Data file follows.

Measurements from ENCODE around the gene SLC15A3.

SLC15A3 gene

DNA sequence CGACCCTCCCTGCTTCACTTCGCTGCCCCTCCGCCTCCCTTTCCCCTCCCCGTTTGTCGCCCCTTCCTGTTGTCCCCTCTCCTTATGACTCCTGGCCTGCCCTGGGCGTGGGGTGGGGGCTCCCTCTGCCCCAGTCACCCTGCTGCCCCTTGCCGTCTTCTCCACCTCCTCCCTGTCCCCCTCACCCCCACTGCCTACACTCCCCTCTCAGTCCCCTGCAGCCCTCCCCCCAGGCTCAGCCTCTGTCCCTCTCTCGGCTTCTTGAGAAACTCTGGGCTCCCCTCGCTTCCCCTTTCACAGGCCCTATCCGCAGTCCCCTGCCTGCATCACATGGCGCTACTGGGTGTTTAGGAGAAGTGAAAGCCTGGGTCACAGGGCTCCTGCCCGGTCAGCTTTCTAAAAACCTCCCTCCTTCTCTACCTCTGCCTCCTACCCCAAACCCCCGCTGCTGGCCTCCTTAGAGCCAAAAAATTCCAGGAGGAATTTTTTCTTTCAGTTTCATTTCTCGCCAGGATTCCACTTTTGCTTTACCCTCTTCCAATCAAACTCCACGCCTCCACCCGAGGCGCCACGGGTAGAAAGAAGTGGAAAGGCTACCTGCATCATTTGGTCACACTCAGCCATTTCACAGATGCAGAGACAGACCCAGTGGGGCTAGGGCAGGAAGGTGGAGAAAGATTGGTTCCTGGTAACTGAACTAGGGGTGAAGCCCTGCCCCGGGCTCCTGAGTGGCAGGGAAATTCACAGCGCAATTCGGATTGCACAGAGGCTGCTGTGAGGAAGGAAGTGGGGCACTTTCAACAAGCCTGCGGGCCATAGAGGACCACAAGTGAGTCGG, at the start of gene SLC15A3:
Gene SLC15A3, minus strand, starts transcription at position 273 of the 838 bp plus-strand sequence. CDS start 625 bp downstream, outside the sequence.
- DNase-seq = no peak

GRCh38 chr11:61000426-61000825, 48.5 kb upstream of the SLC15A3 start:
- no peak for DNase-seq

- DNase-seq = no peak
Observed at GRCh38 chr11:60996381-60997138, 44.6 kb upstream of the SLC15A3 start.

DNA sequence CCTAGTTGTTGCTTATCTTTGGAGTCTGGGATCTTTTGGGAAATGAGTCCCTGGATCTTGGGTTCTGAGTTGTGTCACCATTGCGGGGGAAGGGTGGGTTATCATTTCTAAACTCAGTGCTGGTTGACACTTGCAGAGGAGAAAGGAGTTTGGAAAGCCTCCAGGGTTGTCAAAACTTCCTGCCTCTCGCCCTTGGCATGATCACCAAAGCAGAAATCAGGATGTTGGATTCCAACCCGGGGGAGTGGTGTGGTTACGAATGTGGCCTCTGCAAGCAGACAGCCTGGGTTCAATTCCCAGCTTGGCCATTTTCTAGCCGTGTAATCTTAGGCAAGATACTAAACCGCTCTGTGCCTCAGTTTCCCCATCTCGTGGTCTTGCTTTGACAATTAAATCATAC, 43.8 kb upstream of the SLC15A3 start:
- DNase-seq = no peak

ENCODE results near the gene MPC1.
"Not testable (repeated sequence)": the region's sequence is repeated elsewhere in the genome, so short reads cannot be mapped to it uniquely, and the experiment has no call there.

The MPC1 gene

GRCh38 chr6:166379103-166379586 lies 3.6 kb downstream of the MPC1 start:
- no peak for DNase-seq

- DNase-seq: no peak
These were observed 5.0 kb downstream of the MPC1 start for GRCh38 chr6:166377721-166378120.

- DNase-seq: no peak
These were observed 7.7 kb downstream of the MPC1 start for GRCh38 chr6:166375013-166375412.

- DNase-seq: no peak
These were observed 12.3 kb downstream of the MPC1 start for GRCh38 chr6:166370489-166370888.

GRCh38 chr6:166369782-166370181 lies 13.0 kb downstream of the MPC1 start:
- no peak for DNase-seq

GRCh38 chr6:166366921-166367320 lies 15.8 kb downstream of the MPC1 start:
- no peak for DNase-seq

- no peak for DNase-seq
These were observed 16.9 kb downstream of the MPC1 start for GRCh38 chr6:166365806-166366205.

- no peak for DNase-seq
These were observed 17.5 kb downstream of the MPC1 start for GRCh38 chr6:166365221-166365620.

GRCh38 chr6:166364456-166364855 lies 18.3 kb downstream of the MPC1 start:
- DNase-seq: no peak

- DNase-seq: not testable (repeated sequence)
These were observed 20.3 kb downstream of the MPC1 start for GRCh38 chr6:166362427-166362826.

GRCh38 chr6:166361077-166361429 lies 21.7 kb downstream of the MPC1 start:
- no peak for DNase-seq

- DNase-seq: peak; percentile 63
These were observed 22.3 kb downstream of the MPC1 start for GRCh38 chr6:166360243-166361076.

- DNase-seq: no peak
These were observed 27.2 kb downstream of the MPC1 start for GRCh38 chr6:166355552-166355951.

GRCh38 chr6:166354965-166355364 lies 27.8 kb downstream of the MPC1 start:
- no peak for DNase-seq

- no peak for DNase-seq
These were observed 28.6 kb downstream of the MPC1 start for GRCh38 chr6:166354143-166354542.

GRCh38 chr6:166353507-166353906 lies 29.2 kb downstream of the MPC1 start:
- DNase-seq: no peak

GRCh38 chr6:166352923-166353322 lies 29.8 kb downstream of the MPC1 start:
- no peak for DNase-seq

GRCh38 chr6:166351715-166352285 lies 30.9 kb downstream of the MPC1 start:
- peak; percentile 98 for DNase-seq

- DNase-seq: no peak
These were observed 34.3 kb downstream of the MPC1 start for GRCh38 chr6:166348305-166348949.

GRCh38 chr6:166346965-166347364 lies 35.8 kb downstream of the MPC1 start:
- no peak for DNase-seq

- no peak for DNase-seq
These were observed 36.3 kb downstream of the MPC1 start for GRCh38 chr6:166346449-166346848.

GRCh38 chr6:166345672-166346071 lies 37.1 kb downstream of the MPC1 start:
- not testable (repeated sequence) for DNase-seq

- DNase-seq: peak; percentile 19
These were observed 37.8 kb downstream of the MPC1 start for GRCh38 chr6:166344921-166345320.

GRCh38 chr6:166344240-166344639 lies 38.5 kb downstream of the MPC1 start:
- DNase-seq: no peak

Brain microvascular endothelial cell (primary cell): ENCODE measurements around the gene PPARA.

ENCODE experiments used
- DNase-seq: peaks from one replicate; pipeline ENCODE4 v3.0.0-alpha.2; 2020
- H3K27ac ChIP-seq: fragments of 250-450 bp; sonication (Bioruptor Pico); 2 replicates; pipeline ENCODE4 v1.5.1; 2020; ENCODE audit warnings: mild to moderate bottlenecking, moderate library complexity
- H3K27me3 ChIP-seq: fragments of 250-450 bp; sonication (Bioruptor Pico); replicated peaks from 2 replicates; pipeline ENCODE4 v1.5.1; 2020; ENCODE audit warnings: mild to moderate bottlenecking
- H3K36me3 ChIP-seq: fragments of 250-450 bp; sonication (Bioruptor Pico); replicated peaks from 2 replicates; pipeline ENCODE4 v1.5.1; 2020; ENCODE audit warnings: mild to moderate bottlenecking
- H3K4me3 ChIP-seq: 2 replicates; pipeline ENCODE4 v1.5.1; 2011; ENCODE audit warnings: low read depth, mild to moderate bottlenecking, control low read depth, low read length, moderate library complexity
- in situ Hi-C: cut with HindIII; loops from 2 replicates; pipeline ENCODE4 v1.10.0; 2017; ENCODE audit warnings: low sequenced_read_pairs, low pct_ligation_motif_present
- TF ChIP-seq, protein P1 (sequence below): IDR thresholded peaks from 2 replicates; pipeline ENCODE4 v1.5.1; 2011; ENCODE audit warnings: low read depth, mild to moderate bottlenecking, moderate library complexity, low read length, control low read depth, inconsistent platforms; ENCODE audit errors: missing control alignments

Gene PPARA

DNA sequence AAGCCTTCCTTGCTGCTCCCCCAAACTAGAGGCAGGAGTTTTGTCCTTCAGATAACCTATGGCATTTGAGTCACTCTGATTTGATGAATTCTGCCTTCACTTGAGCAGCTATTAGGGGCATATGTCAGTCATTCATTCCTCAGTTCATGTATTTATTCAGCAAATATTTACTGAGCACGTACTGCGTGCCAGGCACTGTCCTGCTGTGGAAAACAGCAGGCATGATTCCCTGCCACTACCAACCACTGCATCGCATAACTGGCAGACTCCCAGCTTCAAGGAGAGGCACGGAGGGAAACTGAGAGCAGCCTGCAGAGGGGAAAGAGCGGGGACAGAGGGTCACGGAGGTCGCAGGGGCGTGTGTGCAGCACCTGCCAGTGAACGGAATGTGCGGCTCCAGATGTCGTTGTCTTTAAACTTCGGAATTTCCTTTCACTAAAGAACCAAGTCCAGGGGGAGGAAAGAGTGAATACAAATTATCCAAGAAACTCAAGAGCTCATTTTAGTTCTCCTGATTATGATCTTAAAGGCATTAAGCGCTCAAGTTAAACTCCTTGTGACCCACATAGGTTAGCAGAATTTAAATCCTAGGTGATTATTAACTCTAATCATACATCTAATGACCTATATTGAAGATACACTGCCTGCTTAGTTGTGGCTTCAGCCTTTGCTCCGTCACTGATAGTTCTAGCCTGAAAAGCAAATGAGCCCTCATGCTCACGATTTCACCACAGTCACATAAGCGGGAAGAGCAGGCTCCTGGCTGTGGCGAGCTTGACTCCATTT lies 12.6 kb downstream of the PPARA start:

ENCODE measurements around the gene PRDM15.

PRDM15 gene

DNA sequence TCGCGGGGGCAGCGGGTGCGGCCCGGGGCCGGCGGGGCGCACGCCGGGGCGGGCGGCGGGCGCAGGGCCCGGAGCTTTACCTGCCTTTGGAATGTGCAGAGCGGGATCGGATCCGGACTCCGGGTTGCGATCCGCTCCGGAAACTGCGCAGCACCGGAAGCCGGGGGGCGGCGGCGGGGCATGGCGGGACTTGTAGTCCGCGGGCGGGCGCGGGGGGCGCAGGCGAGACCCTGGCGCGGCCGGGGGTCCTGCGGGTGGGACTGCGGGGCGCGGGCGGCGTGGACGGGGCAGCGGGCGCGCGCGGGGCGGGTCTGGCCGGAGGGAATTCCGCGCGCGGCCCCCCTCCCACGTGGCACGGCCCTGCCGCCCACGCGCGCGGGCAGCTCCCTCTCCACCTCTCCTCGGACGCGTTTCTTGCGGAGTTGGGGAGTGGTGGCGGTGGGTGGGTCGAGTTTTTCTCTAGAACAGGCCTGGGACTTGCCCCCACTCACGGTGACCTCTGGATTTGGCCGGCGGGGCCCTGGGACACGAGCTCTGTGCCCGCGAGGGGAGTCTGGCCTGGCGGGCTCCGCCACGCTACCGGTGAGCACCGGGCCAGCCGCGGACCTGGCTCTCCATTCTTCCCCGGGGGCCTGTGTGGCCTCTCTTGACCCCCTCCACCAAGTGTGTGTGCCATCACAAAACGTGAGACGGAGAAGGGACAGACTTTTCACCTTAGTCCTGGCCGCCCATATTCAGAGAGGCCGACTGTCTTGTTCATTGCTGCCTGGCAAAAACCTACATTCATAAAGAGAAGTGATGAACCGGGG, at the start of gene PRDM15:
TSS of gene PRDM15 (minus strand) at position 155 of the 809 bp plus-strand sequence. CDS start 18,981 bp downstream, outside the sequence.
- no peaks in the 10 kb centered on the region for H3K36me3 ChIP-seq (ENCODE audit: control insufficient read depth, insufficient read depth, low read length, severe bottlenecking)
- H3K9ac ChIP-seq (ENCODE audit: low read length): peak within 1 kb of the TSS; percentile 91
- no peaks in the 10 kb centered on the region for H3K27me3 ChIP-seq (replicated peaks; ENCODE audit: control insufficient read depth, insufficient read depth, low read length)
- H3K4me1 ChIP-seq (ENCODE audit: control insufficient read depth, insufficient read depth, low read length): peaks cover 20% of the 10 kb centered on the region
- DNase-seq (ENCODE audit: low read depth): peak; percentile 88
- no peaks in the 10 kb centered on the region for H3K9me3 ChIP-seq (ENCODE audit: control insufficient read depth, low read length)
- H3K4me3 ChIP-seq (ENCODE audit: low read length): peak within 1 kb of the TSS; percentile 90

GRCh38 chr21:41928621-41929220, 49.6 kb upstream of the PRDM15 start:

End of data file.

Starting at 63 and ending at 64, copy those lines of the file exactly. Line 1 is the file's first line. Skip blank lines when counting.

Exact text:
Brain microvascular endothelial cell (primary cell): ENCODE measurements around the gene PPARA.

ENCODE experiments used